FIGS. 6 through 8

Referring now primarily to FIGS. 6 and 7, in conjunction with FIG. 1, the improved dump valve (unloading valve) of the present invention will be described. Disposed within the lower end of the vertical bore 91 is a check valve assembly including a ball check valve 101, and similarly, disposed in the lower end of the vertical bore 93 is a check valve assembly including a ball check valve 103. As is explained in the BACKGROUND OF THE DISCLOSURE, and as is well known to those skilled in the art, the function of a dump valve is to unseat, simultaneously, both of the ball check valves 101 and 103, such that both sides of the hydrostatic loop (i.e., bores 63 and 65) are in communication with each other through the case chamber 21, which is also in communication with the system reservoir.

Referring now primarily to FIG. 7, disposed axially between the lower end of the cylindrical journal bore 34 and the case chamber 21 is a narrow opening, which will be referred to hereinafter as an insertion chamber 105 (see also FIG. 1). As may best be seen in FIG. 1, although not an essential feature of the invention, from the bottom of the bore 34, there is a step-down to the bottom of the insertion chamber 105, and from there a further step-down to the bottom surface of the case chamber 21.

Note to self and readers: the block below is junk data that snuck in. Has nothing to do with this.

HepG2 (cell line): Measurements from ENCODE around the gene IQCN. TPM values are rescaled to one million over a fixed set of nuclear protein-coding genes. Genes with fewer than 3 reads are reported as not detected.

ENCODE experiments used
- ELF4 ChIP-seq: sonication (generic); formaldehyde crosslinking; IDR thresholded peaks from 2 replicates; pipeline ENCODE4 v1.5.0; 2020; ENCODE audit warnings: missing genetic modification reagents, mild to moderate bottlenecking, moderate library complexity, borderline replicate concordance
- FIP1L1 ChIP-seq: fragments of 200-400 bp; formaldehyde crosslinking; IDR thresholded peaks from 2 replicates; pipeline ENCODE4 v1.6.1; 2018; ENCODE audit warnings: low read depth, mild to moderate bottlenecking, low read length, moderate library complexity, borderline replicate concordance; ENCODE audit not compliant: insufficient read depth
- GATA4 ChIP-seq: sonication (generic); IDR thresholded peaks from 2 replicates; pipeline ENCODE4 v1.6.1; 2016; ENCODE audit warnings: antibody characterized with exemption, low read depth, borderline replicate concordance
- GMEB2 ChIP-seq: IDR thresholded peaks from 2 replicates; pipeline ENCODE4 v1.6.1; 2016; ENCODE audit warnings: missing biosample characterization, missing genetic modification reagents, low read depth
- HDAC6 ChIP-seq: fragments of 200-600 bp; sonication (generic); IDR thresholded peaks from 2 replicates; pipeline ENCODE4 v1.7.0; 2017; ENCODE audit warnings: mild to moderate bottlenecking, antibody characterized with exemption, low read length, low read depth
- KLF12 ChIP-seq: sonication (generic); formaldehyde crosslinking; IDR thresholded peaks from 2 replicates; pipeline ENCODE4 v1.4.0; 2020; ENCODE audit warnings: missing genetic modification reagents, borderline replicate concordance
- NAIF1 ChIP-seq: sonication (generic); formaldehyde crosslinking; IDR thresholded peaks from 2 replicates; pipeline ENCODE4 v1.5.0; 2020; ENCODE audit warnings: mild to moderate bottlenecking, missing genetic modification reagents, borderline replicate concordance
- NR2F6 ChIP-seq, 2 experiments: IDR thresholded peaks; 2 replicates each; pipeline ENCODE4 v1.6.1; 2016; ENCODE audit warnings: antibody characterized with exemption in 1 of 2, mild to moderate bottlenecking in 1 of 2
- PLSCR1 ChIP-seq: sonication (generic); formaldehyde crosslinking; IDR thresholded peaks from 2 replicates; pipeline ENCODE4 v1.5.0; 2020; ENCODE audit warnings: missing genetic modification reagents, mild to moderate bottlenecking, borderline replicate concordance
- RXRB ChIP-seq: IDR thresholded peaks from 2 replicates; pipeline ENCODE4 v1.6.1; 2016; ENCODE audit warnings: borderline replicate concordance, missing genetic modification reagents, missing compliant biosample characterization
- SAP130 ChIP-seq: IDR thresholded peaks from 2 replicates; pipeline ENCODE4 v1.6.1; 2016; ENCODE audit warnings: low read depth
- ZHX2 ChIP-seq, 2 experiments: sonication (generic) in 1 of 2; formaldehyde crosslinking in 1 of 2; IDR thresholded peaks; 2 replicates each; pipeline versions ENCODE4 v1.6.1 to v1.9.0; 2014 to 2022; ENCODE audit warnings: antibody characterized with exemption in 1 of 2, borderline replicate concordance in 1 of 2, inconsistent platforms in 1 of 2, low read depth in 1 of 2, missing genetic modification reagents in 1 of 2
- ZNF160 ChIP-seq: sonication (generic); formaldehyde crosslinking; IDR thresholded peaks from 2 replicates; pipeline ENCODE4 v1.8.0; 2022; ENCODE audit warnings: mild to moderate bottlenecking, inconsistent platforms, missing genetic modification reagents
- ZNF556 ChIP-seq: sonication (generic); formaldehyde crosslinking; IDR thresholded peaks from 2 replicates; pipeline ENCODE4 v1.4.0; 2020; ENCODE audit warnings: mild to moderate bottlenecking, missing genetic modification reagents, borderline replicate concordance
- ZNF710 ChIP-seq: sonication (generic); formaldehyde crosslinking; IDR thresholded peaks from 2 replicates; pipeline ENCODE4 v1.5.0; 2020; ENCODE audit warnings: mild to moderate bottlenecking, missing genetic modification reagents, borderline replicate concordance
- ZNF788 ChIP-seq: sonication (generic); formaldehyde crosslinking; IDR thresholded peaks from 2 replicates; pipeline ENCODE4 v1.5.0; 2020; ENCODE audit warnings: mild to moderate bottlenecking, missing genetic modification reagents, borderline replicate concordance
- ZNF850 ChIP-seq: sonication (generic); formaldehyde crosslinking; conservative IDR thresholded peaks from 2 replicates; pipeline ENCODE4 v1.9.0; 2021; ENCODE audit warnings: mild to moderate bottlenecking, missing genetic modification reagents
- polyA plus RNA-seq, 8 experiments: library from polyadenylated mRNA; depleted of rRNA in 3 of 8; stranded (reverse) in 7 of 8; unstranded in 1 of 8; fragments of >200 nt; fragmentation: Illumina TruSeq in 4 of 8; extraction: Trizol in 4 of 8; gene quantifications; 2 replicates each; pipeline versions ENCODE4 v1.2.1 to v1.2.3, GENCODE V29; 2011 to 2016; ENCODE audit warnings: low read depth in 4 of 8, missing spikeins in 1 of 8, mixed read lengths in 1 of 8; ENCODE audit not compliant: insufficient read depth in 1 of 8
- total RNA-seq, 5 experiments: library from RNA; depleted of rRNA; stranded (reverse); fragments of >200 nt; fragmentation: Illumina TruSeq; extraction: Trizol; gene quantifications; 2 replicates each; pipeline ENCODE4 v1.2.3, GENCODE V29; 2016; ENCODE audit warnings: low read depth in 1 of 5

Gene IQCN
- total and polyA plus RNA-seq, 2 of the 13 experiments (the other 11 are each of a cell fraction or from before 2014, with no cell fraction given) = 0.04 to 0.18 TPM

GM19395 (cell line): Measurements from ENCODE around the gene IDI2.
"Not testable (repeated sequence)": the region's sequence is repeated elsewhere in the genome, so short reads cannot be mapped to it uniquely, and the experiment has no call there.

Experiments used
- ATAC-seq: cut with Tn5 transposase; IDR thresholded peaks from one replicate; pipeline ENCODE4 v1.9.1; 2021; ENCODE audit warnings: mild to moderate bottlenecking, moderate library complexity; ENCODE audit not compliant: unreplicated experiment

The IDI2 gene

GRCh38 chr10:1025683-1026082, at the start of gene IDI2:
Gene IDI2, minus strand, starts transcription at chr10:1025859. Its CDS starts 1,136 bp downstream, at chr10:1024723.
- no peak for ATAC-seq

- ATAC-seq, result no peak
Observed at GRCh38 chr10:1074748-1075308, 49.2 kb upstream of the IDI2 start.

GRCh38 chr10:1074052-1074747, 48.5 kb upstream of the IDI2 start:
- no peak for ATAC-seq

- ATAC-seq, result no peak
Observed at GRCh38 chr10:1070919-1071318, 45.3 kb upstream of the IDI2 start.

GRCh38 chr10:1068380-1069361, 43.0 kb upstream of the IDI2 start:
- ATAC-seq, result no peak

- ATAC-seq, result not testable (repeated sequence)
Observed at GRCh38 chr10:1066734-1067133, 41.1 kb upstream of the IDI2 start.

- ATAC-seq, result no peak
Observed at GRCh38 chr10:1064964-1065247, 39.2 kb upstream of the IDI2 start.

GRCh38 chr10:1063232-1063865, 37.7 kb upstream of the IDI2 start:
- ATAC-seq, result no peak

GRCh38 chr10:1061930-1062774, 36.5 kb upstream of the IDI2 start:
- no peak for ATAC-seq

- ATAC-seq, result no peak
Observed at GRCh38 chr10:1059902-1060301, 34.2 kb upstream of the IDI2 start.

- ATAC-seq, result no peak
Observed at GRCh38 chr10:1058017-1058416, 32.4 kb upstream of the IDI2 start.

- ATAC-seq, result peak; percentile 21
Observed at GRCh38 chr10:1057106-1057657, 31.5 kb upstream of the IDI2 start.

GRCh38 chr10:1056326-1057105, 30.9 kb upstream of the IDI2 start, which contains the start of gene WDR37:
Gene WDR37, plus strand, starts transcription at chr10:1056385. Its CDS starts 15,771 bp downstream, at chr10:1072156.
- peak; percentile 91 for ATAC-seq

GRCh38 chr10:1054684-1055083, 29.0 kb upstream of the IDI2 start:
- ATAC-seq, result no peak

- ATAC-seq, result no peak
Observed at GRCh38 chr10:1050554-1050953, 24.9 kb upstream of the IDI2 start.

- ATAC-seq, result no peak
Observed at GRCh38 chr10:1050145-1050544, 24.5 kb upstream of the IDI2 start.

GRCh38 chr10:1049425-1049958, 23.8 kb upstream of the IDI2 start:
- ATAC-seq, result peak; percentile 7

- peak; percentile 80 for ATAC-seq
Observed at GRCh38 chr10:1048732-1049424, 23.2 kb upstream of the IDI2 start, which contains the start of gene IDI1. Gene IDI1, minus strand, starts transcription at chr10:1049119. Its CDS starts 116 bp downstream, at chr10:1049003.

Disposed within the continuous open region defined by the bore 34 and the chambers 21 and 105 is a dump valve member generally designated 107, which is preferably formed as a single unitary member. For example, the dump valve member 107 may be an injection-molded plastic part or may be formed from some other suitable material, as long as the resulting part has the necessary resilience or "springiness" to perform the function to be subsequently described.

The dump valve member 107 includes a main dump portion 109, including a pair of upstanding projections 111 and 113, illustrated herein as being generally cylindrical, the function of which will be subsequently described. The dump portion 109 defines a generally cylindrical recess 115 in which, as is shown primarily in FIG. 1, there is disposed a coiled compression spring 117, the function of which is to normally bias the dump valve member 107 "downward" to the position shown in FIGS. 1 and 6.

Formed integrally with the dump portion 109 is a pair of axially-extending legs 119 and 121, which pass through the insertion chamber 105, the legs 119 and 121 comprising the means for mounting the dump valve member 107. The legs 119 and 121 terminate, at their forward end (left end in FIGS. 1 and 7) in a pair of retention portions 123 and 125, respectively, shown only in FIG. 7. With the dump valve member 107 in the assembled position shown in FIG. 7, the retention portions 123 and 125 engage the journal bore 34 in such a way as to prevent movement of the member 107 to the right in FIG. 7. At the same time, the dump valve member 107 is prevented from moving any further "forwardly" (i.e., to the left in FIGS. 1 and 7) by the engagement of the forward surface of the dump portion 109 with a generally cylindrical actuator member 127.